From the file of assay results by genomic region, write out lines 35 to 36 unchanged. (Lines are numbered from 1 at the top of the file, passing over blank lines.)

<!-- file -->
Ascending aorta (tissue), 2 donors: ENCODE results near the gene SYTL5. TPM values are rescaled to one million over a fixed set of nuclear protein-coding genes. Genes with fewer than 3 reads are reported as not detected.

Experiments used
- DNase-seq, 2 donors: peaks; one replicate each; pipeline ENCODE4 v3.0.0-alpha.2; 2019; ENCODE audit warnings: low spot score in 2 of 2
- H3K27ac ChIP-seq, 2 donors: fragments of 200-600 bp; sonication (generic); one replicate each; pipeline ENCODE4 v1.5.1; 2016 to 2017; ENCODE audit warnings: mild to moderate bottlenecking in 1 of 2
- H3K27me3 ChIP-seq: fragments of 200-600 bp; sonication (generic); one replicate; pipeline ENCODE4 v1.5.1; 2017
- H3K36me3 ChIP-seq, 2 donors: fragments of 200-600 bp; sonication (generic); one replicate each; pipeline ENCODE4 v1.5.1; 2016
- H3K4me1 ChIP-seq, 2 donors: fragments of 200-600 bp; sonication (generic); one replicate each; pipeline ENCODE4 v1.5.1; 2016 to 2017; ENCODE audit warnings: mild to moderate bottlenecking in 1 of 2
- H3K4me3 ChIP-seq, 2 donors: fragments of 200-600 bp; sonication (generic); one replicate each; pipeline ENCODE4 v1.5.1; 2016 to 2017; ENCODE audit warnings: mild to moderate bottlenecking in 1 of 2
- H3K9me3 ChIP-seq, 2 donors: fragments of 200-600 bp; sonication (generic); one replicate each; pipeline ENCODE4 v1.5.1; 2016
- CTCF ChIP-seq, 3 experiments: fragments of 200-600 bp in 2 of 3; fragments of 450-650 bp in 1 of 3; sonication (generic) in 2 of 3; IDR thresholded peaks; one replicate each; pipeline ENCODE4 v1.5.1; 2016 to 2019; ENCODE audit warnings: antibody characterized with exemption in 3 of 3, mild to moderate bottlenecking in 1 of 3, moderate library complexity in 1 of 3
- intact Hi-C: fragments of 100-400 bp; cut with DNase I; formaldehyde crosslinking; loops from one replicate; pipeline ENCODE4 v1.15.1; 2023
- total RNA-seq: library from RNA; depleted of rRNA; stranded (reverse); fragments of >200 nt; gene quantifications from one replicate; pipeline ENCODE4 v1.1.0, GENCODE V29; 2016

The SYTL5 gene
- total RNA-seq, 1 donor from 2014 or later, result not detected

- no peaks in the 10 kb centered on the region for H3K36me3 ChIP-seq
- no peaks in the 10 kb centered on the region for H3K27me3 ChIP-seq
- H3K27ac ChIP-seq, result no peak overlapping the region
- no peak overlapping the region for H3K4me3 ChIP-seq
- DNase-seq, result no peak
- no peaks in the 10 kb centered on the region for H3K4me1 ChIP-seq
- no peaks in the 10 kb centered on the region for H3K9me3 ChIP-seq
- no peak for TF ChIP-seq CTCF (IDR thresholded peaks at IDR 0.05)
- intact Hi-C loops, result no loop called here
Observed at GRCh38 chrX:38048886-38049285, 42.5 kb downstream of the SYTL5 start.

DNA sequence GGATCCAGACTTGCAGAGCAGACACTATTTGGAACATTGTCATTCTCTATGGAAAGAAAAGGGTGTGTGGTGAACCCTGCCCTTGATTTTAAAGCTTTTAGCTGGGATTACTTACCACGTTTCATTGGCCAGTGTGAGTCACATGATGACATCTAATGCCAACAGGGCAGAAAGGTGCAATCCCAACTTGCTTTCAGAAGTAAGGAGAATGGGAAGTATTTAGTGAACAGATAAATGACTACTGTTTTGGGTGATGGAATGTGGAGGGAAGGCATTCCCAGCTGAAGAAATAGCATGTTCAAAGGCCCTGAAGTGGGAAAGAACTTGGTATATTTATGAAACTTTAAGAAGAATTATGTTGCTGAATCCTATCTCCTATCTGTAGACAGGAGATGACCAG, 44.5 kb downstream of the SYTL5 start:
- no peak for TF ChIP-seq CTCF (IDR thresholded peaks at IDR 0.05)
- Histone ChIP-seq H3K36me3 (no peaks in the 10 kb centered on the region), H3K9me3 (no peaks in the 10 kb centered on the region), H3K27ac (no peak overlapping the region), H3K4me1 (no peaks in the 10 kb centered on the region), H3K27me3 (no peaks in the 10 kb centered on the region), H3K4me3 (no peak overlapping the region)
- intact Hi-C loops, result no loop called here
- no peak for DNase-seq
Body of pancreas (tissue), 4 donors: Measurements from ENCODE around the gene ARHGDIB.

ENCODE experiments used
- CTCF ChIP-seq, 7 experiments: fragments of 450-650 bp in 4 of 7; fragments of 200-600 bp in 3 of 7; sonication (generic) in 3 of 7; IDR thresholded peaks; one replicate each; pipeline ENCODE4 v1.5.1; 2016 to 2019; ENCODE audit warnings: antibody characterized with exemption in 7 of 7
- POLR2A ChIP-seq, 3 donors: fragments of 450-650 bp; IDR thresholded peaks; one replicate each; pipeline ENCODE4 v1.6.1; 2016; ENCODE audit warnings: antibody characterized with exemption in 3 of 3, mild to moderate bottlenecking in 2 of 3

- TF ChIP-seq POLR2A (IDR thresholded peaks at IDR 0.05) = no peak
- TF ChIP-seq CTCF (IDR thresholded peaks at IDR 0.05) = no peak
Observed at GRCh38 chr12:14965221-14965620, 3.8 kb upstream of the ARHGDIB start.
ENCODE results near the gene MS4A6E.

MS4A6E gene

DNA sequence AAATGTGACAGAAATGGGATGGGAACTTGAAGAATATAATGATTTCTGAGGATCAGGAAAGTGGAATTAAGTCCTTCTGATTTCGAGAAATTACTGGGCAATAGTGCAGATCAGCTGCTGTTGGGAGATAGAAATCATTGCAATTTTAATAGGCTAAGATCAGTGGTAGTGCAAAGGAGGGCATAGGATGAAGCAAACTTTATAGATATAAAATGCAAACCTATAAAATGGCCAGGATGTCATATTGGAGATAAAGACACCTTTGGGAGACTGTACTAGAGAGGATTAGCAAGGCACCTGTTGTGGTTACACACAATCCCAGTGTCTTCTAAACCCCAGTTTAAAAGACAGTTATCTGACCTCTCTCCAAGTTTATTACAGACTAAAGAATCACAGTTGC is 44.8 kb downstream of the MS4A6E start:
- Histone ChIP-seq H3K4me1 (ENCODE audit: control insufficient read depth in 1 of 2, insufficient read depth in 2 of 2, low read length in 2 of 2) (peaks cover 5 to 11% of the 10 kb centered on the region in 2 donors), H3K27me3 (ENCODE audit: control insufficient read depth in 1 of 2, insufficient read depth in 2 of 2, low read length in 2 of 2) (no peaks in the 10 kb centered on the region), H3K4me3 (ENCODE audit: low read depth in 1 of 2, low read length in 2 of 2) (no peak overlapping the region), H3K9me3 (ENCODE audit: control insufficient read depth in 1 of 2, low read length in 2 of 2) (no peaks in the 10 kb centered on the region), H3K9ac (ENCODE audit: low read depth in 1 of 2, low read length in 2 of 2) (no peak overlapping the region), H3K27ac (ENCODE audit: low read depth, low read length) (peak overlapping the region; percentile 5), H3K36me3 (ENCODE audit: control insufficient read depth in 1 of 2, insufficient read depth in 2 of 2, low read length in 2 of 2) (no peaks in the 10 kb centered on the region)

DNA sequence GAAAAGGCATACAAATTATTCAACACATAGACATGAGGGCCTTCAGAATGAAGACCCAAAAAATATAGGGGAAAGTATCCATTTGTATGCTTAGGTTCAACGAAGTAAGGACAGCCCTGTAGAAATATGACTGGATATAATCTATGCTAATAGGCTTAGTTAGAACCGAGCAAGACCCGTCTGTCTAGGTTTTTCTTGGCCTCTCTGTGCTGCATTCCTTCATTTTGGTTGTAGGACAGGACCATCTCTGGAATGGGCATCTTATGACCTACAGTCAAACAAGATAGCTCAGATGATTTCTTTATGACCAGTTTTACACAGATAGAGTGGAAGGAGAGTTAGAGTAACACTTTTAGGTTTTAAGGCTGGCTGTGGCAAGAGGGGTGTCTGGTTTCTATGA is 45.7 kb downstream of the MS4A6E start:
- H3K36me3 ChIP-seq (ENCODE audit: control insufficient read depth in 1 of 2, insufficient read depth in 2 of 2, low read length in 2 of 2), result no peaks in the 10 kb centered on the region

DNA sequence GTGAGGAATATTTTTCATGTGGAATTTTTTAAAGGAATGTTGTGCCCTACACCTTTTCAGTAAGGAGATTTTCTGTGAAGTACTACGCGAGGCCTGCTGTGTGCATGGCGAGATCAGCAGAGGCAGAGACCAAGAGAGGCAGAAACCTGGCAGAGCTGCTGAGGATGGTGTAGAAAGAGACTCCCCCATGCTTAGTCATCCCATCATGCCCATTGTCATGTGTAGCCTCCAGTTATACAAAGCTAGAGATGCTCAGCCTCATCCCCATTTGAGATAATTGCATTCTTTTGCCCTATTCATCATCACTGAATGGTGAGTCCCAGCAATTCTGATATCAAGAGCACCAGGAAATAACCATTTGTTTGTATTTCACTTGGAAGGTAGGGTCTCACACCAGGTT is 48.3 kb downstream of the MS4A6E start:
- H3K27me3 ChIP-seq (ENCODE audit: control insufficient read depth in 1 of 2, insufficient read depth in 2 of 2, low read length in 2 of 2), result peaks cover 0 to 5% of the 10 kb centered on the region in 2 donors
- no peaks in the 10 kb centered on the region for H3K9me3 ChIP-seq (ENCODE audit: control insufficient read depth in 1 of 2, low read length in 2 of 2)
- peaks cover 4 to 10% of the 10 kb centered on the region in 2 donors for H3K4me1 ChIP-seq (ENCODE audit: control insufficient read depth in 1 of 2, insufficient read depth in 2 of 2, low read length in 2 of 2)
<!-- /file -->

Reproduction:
- TF ChIP-seq CTCF (IDR thresholded peaks at IDR 0.05) = no peak
Observed at GRCh38 chr12:14965221-14965620, 3.8 kb upstream of the ARHGDIB start.